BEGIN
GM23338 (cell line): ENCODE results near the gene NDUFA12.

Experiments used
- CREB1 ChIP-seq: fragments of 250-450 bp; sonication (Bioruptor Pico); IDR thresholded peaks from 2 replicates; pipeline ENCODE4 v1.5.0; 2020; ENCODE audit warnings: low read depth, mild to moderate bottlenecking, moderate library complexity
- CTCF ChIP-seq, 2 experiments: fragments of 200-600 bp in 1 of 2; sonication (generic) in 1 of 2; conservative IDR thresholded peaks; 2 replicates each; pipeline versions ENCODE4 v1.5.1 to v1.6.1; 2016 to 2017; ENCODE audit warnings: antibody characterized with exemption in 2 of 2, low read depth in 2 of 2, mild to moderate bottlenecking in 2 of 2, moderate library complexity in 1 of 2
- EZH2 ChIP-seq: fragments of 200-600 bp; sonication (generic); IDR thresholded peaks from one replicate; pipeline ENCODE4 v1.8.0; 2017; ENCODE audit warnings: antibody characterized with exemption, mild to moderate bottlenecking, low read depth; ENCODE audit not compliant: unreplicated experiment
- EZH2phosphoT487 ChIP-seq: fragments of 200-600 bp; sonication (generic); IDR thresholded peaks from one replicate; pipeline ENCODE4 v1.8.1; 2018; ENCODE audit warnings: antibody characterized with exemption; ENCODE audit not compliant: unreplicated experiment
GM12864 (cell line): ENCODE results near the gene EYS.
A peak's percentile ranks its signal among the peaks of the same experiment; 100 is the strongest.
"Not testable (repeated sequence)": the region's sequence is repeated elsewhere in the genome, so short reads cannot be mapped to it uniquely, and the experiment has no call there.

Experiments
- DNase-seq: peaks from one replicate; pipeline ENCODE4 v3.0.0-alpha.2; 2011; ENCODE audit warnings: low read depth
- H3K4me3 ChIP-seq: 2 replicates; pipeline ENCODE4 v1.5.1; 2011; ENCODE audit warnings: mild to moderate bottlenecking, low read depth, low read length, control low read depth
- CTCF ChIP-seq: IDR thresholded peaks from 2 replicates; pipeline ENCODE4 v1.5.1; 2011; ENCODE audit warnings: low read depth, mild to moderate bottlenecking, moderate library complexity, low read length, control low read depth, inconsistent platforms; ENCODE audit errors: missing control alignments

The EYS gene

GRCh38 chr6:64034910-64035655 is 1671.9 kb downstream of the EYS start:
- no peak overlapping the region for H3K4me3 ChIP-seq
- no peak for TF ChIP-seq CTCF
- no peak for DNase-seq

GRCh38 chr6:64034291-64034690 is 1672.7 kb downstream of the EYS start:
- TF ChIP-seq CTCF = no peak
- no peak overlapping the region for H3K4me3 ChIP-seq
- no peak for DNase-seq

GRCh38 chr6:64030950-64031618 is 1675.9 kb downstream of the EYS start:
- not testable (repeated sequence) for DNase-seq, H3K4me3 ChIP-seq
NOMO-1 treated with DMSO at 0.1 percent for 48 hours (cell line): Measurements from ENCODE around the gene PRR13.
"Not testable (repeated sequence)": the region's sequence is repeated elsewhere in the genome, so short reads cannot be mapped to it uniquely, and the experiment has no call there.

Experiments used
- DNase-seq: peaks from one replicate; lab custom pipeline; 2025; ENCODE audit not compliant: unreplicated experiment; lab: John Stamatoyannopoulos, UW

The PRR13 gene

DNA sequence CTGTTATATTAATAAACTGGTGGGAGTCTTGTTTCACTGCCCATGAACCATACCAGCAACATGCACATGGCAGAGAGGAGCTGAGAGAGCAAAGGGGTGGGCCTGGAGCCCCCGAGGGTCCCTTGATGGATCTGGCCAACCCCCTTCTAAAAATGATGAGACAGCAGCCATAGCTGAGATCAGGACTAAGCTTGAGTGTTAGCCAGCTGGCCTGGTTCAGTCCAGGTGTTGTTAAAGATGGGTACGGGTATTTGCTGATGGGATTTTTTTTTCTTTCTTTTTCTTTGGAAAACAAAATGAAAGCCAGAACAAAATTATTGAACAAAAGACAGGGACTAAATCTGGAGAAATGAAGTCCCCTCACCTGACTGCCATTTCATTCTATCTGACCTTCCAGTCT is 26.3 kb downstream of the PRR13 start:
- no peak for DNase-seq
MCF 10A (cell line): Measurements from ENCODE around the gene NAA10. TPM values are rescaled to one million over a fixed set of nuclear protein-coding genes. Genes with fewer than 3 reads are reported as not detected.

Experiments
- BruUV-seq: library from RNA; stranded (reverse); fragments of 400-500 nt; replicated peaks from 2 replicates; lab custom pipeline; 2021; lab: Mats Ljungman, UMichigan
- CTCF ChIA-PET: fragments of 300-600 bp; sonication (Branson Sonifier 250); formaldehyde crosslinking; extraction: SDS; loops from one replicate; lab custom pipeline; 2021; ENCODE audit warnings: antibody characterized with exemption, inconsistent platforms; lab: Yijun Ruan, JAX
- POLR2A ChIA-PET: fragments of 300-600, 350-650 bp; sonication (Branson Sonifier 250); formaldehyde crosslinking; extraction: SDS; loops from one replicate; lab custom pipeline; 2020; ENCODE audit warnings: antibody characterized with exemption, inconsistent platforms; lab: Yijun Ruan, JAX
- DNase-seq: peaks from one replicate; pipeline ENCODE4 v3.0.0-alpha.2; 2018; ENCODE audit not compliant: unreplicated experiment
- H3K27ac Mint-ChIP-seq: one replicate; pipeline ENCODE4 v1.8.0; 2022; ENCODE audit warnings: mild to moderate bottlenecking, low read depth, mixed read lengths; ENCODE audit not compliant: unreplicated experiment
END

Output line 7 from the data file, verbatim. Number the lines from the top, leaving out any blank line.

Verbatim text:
GM12864 (cell line): ENCODE results near the gene EYS.